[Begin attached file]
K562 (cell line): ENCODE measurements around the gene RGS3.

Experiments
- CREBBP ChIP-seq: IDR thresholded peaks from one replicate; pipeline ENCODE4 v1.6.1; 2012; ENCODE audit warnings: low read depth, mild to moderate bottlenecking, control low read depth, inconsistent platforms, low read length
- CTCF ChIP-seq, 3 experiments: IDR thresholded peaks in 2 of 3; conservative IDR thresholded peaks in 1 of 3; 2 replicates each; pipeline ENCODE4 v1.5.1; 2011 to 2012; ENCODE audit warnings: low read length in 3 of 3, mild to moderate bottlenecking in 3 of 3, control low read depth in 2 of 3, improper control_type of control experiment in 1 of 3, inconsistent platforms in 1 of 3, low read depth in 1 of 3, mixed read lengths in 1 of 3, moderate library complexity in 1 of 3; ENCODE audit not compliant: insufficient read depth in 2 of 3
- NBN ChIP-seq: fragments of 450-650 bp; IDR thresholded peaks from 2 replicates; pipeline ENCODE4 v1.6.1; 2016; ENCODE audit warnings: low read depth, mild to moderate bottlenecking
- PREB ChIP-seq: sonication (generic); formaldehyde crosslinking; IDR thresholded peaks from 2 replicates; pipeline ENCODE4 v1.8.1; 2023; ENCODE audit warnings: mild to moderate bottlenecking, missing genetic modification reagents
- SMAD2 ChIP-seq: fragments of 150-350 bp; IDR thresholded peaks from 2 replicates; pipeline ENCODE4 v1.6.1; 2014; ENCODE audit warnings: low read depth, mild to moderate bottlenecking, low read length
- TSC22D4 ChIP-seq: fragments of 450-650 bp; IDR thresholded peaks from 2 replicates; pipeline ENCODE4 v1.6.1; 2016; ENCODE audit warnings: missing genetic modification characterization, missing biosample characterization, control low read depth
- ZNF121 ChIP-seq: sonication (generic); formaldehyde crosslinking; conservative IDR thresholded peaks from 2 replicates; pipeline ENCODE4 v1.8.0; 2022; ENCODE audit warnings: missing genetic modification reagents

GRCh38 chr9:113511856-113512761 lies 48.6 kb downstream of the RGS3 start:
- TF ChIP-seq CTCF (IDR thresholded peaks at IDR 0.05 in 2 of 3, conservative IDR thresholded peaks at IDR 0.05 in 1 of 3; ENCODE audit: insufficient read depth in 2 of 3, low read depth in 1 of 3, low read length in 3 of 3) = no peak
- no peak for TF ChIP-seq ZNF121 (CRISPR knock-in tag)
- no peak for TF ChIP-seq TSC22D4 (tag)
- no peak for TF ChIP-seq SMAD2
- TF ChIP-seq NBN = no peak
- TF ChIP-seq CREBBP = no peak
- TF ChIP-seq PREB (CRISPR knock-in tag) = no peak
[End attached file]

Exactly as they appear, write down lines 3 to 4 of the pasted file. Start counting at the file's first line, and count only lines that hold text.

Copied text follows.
- CREBBP ChIP-seq: IDR thresholded peaks from one replicate; pipeline ENCODE4 v1.6.1; 2012; ENCODE audit warnings: low read depth, mild to moderate bottlenecking, control low read depth, inconsistent platforms, low read length
- CTCF ChIP-seq, 3 experiments: IDR thresholded peaks in 2 of 3; conservative IDR thresholded peaks in 1 of 3; 2 replicates each; pipeline ENCODE4 v1.5.1; 2011 to 2012; ENCODE audit warnings: low read length in 3 of 3, mild to moderate bottlenecking in 3 of 3, control low read depth in 2 of 3, improper control_type of control experiment in 1 of 3, inconsistent platforms in 1 of 3, low read depth in 1 of 3, mixed read lengths in 1 of 3, moderate library complexity in 1 of 3; ENCODE audit not compliant: insufficient read depth in 2 of 3